The U.S. Economy is Still in the Poorhouse
Thursday, the U.S. Census Bureau will issue a report on the 2009 poverty level and demographers expect the figure to rise from 13.2% to 15% which equates to 45 million people. This would be the largest year-over-year increase since the Census Bureau started keeping track in 1959.
Among working adults aged 18-64 the figure is expected to reach 12.4% which is up from 11.7% in 2008 and the highest level since 1965.
In 2008, the government set the poverty level for a family of four at $22,025 and Thursday’s report is expected to show that over 20% of the children in the United States are living in poverty.
Beginning next year the government will also be releasing supplemental policy figures that take into account the rising costs of medical, childcare and transportation, which will push the ranks of the poor even higher.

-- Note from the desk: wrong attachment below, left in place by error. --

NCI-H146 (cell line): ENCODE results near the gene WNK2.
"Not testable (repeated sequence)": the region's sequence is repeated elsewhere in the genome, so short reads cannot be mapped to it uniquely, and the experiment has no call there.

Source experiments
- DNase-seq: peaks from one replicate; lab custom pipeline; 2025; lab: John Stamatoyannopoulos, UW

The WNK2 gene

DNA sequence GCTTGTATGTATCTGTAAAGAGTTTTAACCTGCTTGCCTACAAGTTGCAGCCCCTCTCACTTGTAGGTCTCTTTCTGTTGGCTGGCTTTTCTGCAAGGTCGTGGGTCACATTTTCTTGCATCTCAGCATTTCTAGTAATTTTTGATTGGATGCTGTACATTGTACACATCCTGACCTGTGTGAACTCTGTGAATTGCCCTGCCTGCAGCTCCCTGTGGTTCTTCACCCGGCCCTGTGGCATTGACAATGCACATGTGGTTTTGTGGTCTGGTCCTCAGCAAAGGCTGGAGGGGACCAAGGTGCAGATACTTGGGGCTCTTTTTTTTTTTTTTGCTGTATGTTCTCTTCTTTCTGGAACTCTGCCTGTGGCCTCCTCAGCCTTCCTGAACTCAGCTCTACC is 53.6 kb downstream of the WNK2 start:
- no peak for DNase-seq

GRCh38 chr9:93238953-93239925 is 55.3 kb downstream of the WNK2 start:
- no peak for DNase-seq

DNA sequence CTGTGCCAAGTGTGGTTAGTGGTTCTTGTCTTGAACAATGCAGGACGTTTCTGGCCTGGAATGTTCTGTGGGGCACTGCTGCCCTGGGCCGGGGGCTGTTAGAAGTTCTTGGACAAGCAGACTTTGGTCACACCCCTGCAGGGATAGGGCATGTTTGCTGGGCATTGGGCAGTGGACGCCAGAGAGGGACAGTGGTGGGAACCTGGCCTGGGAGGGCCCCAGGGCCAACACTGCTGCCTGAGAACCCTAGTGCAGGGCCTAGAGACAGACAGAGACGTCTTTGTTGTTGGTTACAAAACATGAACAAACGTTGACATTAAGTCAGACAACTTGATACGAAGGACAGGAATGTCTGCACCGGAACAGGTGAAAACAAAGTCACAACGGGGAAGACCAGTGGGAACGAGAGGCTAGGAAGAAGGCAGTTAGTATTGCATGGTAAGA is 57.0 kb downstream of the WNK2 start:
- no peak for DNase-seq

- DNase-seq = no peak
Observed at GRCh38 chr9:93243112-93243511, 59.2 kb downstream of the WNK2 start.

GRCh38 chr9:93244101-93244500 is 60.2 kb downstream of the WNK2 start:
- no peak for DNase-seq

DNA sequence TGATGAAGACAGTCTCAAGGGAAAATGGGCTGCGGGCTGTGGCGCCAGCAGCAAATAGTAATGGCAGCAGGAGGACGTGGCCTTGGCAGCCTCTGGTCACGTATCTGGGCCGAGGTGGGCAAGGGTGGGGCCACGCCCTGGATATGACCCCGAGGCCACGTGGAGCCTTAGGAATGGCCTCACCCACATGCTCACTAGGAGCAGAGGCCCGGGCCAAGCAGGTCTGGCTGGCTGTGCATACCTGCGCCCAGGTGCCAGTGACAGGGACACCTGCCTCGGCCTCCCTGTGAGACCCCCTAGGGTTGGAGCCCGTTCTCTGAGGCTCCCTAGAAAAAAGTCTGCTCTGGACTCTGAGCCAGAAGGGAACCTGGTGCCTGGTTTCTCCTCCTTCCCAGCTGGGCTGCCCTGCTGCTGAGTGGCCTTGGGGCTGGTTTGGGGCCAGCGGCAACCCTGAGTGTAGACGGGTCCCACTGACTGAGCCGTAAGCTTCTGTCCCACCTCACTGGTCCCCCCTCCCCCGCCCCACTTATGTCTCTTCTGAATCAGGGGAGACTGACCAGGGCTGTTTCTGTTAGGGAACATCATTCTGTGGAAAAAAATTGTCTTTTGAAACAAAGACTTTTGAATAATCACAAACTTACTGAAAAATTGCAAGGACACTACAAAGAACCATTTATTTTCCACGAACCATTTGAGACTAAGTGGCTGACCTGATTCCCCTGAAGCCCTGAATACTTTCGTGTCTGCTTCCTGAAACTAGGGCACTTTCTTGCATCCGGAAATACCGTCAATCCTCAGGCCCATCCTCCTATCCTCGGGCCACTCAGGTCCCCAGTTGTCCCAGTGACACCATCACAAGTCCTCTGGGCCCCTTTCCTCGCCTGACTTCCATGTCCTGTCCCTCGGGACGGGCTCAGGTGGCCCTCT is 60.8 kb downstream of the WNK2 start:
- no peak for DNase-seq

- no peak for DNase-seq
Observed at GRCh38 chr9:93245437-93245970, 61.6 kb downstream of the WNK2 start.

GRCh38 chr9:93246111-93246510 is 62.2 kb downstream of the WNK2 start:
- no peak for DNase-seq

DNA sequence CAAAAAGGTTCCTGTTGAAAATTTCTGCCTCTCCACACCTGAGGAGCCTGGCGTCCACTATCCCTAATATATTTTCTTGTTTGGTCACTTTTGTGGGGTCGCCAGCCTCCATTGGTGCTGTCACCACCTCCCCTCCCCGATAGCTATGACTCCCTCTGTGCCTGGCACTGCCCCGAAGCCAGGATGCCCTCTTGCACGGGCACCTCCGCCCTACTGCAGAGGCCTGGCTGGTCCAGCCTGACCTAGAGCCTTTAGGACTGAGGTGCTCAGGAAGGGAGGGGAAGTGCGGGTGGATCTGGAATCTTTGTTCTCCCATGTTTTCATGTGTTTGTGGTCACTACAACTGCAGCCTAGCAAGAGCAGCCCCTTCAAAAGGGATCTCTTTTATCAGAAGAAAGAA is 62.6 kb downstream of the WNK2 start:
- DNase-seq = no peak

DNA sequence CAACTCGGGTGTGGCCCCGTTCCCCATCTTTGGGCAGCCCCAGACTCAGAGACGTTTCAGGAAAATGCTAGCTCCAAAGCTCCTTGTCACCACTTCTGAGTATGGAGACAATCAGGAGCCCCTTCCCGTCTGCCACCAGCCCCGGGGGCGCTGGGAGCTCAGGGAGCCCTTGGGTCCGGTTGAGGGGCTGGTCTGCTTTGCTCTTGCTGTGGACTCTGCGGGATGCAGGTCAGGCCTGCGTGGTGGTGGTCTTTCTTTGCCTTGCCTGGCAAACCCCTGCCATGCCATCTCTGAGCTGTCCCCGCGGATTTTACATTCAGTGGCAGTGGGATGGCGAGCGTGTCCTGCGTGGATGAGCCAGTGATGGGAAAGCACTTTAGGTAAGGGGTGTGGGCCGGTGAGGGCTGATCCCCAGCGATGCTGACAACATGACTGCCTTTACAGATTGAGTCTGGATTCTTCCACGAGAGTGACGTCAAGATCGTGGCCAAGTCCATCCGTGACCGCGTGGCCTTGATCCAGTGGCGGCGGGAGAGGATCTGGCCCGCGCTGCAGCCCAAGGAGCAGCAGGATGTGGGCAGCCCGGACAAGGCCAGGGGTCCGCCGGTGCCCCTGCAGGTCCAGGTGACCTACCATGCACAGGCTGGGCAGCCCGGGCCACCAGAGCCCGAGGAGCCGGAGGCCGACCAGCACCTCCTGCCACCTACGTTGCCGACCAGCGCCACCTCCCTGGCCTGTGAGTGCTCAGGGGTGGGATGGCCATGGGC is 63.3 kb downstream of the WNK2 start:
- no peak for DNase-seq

In the midst of this, on Tuesday, the Commerce Department reported that retail sales modestly rose for July and August (.3% and .4%), but it was mostly due to higher gasoline and food prices. Back-to-school shopping did give the retail sales number a boost, but the decline in auto sales last month was the worst August performance in 27 years.
Consumer spending is responsible for two-thirds of the U.S. economy. Even though people are still spending some money on basic goods and services, with high unemployment, loss of income and home values, and rampant Money Anxiety Disorder, the health and well-being of the U.S. population is still at a critical stage.